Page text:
One of the easiest-to-use but most powerful authoring tools on the market is iSpring Suite. Thanks to its simple PowerPoint design and a rich library of templates, you can create your first manufacturing training module in minutes.
Let’s look at some examples built using iSpring Suite.
What: Diagrams, timelines, glossaries, catalogs, FAQs, clickable images, and more
Why: Interactions are excellent for creating microlearning content that motivates learners to interact with the material. This results in more engaged learners and higher knowledge retention rates.
How: Simply choose one of iSpring’s fourteen ready-made templates and customize it by adding your own content.
Bonus tip: Stick to one topic per interaction to avoid information overload.
What: Interactive assessments to engage learners and test their knowledge
Why: Quizzes motivate learners and give L&D teams valuable data on employees’ levels of knowledge.
How: You can make varied and dynamic quizzes in a snap by customizing iSpring’s fourteen ready-made question templates. These include multiple-choice, drag-and-drop, and video questions.
In this example, employees must put their newfound knowledge into practice and identify which product is defective. When they click on the product image, they will receive immediate feedback.
Bonus tip: Avoid trick questions when creating quizzes. Instead, use clear language and only test learners on information that’s covered in the training.
What: A presenter video capture that may include images, infographics, captions, and animations to bring content to life
Why: Videos are an engaging way to simplify complex concepts and appeal to different learning types.
How: Record a video lecture with iSpring Suite, then add some polish and pizazz using its built-in video editor.
Bonus tip: Break longer lectures into segments to avoid overwhelming learners and include regular recaps. This gives them a chance to absorb and reflect on the material.
Slide-based online courses
What: A series of interactive slides with text, images, audio, video, interactions, and quizzes
Why: This simple and intuitive format is perfect for sharing core messages and reinforcing learners’ knowledge in an engaging way.
How: Upload your existing PowerPoint slides to iSpring Suite and convert them into a SCORM course, or build a new online training course from scratch the same way you would build a presentation.
Bonus tip: Steer away from large blocks of text, as this can overwhelm learners. Instead, use bullet points, images, and other visual aids to break up your content.
Fully-stocked eLearning authoring toolkit for PowerPoint. No training required to start!
Step 5. Gather feedback
Before you formally launch your manufacturing training program, it’s important to take it for a test drive. Proper testing will ensure you spot any potential issues before the training is out in the wild.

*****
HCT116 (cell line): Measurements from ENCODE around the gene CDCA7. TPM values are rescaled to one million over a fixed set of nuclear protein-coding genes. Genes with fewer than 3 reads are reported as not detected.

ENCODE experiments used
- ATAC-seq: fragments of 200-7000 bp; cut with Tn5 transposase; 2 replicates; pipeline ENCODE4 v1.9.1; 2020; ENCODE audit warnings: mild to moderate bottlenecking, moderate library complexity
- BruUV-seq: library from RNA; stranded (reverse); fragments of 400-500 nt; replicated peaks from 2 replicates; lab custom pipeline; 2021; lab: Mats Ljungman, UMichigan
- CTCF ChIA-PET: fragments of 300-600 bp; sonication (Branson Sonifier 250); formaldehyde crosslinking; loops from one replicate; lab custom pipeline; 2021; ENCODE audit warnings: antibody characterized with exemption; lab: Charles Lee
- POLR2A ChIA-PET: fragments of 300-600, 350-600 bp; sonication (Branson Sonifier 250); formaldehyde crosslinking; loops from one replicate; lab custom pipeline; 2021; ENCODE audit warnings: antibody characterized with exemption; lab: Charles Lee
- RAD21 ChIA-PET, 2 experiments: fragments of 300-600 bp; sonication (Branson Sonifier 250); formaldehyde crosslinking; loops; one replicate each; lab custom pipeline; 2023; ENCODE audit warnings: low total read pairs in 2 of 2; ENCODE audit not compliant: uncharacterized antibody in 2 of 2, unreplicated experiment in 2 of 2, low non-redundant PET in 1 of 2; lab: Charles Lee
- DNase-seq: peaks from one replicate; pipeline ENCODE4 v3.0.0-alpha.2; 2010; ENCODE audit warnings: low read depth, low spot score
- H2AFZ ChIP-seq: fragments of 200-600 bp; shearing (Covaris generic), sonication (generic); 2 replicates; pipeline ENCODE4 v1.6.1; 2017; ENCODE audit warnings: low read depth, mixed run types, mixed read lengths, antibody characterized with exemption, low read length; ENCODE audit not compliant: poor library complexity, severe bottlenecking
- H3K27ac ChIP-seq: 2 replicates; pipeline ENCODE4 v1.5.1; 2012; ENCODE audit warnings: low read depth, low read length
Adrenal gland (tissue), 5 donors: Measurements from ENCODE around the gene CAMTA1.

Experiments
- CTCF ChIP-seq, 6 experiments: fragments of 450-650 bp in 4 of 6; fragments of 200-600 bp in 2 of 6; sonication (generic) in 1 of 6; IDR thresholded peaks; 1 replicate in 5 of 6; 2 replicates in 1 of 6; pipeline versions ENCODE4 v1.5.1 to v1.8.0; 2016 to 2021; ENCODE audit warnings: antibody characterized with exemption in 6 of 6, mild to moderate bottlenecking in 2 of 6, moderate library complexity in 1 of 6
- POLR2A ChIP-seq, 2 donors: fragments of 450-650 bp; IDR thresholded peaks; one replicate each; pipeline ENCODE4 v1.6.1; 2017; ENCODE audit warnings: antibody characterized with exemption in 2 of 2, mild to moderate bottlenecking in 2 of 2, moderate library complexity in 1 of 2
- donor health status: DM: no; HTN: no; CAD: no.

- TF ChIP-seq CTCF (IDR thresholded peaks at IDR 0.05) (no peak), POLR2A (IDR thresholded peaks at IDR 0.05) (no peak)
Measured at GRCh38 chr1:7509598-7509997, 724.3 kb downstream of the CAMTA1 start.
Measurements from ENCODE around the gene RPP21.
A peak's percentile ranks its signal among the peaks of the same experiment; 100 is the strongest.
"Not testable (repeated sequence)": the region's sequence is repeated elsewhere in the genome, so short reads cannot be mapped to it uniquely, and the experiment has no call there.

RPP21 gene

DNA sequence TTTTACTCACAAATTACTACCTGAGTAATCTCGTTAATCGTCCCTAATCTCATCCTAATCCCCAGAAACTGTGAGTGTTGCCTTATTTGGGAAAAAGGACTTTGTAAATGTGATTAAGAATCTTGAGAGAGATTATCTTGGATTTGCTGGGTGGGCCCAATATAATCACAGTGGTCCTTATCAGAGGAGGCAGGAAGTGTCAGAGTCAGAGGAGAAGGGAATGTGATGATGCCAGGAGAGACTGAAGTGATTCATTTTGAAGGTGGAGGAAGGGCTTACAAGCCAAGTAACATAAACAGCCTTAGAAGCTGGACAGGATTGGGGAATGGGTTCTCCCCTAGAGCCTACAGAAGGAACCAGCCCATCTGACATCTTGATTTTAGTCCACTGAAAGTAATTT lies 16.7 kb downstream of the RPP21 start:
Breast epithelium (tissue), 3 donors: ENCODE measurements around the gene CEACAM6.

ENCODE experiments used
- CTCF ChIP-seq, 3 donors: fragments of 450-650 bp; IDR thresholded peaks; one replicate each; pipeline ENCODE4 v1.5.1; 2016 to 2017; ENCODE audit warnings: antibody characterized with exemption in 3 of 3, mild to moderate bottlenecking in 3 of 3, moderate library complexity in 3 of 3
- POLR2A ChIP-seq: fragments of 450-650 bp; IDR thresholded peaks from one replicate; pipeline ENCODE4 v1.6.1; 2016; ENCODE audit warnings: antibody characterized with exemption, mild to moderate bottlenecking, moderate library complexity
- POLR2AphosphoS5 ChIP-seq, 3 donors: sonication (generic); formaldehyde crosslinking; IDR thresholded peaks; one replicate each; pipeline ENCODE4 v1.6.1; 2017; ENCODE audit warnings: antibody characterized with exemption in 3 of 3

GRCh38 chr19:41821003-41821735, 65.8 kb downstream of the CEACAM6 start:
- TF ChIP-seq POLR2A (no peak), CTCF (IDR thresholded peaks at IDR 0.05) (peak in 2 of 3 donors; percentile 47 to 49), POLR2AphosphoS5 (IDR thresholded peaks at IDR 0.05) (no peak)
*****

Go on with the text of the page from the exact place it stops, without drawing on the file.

Here’s how to set up a pilot program.
- Identify a pilot group. This group should contain employees of different experience levels and backgrounds; it will give you the most accurate picture of how it performs.
- Hold a quick Q&A session with the pilot group, explaining the goals, expectations, and task at hand.
- Have the testers review the training program several times and note their comments.
- Ask testers to complete a feedback questionnaire.
- Hold a follow-up session to analyze their feedback and clarify doubts.
Remember, you won’t be able to apply all the feedback (or at least not right away), so be realistic and prioritize the key changes. You can add the rest to a list of future improvements.
Here are some sample questions you should include in a feedback questionnaire:
- How useful was the training in helping you understand how to identify, correct, and prevent defects in the assembly line?
- How easy was it to navigate the training content and complete the exercises?
- Was there anything you felt was missing from the training course content?
- Did you find the training engaging?
- How long did it take you to complete the course, and did you think this was reasonable?
- Did the course meet your expectations, and if not, what improvements would you suggest?
- Did you find the training relevant to your daily tasks?
- Would you like to share any additional feedback or comments?
Step 6. Deliver the training
Once you’ve thoroughly tested and tweaked your training program, it’s time to launch it. A learning management system (LMS) is an ideal solution for delivering digital and blended training because it’s flexible, scalable, and trackable.
For example, with iSpring Learn LMS, all you have to do is upload your training content and organize it into personalized learning paths. Then, you can set up who receives the training by creating groups and departments. Learners will get an enrollment notification and can simply follow the link to take the training.
iSpring Learn LMS
Automate corporate training and improve employee performance.
Step 7. Measure training results
Understanding the impact of the training program is essential. And while tracking performance is a major part of this, there are other important metrics to consider as well. When using an LMS like iSpring Learn, you can extract valuable data to track a wide range of learner behaviors. This will offer deep insights into how engaging your training is, its effectiveness, areas in need of improvement, and other important success metrics.